By Melissa Murphy
Vacaville resident Nicole Brownell, 30, can remember a time when needing to see a doctor meant heading to an urgent-care center.
Without insurance, she would wait until she couldn’t wait any longer and then deal with whichever doctor or nurse practitioner she got.
“When I didn’t have (insurance), I didn’t get to pick who I saw, it was just the luck of the draw,” she said. “Now I can call and get in, when I had to wait before.”
The reason for the change in her life makes headlines across the nation daily: the Affordable Care Act.
The deadline for signing up for insurance under the act is approaching.
That’s why the Solano Coalition for Better Health and other organizations are encouraging those without health insurance, like Brownell, to sign up for Covered California, the state’s arm of the federal program.
Brownell, 30, is one of many who have taken advantage of the service provided by Solano Coalition.
“It was really easy,” she said, adding that she met a representative at the library and showed them a Pacific Gas & Electric bill, her Social Security card and a pay stub. “I just answered some questions and they did the work for me.”
She added that her roommate had a similar experience signing up for health insurance through Covered California.
Brownell said she signed up for the insurance because it’s now required under the Affordable Care Act and because she doesn’t work enough hours at her job for the company to pay a portion of the insurance. Now, she pays $90 per month for health coverage through Kaiser Permanente.
Brownell, who has worked for Outback Steakhouse for eight years, earns a steady income, but the hours don’t add up.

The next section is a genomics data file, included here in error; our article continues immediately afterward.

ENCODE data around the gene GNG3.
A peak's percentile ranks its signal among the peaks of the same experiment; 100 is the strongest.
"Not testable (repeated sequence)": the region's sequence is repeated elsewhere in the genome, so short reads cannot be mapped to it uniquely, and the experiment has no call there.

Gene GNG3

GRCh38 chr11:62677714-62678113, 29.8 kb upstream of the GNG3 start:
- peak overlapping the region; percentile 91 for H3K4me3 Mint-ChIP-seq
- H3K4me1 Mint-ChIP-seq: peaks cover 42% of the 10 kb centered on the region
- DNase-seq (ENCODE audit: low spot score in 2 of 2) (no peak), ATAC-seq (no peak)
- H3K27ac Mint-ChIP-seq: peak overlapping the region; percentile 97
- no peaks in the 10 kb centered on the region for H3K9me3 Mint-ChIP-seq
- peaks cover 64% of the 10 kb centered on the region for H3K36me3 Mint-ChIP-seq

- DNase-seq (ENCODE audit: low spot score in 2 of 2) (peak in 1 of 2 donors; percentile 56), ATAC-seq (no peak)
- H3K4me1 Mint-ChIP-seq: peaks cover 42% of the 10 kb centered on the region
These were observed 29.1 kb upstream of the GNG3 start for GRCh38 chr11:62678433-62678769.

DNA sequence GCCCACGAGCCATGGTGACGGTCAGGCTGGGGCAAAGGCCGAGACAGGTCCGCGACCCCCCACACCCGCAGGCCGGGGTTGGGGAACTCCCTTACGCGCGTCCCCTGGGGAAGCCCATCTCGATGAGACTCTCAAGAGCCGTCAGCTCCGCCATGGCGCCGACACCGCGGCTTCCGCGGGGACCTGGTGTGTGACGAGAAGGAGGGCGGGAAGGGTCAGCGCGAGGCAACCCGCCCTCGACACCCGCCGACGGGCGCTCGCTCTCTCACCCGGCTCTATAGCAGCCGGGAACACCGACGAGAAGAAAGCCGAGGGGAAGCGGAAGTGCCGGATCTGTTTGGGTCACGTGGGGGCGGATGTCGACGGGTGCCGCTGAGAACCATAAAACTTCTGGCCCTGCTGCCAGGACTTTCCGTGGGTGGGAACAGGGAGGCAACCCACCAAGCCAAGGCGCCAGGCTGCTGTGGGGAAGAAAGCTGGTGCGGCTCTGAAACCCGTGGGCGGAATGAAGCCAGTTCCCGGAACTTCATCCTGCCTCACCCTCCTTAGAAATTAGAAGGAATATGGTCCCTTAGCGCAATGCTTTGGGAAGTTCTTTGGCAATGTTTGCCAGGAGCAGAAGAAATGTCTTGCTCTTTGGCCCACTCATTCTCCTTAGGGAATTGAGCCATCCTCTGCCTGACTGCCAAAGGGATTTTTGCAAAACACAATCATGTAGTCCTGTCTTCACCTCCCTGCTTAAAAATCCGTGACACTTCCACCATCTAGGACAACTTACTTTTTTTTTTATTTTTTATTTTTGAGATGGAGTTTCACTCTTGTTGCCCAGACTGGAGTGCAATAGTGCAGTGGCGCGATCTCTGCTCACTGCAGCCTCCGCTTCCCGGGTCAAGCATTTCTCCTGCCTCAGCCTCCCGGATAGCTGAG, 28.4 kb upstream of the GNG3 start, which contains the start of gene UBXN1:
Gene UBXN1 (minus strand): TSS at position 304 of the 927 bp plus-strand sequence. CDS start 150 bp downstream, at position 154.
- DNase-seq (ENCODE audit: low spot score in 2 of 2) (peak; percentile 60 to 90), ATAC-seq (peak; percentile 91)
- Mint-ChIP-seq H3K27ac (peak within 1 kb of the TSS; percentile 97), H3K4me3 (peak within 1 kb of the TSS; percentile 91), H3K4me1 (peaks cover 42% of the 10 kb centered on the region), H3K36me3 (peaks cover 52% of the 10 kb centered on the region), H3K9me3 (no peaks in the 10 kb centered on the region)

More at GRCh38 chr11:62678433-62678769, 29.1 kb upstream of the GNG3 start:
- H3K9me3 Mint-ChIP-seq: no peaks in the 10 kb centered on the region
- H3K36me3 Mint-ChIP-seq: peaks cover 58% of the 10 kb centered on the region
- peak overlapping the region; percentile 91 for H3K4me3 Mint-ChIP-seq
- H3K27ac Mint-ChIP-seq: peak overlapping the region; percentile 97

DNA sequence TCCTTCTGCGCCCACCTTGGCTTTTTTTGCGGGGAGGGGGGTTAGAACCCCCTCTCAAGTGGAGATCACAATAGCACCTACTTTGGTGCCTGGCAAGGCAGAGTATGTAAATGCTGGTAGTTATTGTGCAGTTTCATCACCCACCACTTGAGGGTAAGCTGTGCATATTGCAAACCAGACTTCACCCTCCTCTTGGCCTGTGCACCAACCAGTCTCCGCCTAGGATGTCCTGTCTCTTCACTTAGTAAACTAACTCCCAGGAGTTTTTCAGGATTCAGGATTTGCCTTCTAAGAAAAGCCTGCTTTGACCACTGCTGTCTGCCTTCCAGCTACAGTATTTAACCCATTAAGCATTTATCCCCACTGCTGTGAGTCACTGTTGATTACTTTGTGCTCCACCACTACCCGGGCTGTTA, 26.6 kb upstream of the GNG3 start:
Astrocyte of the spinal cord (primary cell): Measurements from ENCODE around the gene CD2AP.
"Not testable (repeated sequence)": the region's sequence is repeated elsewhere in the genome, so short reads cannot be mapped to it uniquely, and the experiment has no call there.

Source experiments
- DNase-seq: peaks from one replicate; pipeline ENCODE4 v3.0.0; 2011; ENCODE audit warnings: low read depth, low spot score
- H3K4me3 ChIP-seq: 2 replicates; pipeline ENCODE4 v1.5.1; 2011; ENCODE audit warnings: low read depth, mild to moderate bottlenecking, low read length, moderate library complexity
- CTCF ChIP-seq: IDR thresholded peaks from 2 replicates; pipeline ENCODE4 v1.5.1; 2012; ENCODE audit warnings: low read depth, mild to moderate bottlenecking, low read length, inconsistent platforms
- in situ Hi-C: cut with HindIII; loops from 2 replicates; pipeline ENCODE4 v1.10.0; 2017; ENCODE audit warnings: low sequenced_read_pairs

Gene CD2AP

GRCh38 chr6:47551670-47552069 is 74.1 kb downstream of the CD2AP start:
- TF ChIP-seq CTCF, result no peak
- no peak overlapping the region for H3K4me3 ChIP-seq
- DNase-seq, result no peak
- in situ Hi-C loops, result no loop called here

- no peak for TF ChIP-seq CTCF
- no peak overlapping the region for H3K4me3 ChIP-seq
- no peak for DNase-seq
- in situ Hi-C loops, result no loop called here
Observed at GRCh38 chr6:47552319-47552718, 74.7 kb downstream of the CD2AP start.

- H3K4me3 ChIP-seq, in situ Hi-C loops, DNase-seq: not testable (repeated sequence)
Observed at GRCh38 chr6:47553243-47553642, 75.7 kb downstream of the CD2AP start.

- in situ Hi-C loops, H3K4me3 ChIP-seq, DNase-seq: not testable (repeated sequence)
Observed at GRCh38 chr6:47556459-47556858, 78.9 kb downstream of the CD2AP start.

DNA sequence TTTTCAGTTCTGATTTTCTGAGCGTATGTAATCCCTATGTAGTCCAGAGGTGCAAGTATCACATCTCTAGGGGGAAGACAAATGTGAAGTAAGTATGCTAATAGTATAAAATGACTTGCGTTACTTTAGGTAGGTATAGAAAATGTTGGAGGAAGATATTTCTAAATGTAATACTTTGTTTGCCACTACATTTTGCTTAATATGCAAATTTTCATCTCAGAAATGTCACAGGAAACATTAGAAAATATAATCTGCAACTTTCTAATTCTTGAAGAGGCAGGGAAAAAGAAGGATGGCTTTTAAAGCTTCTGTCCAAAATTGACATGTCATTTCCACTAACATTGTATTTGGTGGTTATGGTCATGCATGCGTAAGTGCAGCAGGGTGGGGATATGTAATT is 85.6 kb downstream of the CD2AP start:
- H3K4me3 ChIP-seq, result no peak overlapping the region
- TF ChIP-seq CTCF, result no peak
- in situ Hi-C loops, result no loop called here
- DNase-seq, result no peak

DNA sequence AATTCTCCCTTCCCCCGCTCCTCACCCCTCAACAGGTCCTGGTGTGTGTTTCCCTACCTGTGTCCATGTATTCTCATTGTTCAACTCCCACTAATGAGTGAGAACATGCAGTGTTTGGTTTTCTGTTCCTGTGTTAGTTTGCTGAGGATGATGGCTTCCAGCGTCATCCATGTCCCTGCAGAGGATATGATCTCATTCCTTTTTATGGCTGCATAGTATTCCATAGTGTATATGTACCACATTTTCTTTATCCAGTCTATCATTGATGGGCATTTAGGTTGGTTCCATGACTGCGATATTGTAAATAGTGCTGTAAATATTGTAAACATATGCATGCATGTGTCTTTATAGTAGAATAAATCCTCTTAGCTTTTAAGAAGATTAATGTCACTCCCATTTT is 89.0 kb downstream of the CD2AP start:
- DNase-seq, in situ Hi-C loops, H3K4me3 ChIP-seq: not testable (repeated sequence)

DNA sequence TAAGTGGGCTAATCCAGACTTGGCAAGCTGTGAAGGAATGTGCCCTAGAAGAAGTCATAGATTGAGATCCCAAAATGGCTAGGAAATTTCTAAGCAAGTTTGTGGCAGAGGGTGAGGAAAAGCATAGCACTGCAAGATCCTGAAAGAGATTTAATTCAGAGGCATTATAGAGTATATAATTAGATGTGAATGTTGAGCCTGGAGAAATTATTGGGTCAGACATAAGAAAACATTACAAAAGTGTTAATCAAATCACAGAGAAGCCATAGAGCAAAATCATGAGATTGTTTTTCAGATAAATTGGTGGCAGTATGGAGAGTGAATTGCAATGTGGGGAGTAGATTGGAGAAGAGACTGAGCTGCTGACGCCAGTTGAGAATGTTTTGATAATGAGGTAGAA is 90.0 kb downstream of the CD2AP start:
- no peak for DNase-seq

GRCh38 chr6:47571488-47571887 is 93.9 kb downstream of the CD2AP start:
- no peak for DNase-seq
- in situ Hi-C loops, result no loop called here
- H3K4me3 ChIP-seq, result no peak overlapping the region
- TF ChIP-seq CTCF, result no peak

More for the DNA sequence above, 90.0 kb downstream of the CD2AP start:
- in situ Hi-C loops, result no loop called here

“You have to work 32 to 35 hours regularly,” she said, in order to meet the requirements for health coverage. “That’s hard to do when the restaurant doesn’t open until 4 p.m.”
She’s had insurance in the past, but she’s also lived without it for a time.
While Brownell is hesitant to talk about the government’s involvement in requiring health-care coverage, she’s relieved to have insurance now.
“There is an ease in knowing that I have it, just in case something happens,” she said.
California, according to Solano Coalition for Better Health, is leading the way in implementing the new law by expanding health-care access with no-cost and low-cost health insurance through Medi-Cal and Covered California and shifting the health-care system toward prevention, to help people stay healthy.
Given that the March 31 deadline to sign up for insurance is looming, the Solano Coalition is urging people to sign up now. After the deadline, the uninsured will not have another chance until open enrollment in October.
Joanie Erickson, executive director of Solano Coalition for Better Health, said the organization is trying to get the word out about the deadline and providing help for free.
Covered California offers free preventive services and also will help find the right plan for families. Additionally, financial help is available for those who qualify.
For information on Covered California and signing up for health insurance, visit www.solanocoalition.org. To make an appointment for assistance, call 863-4444.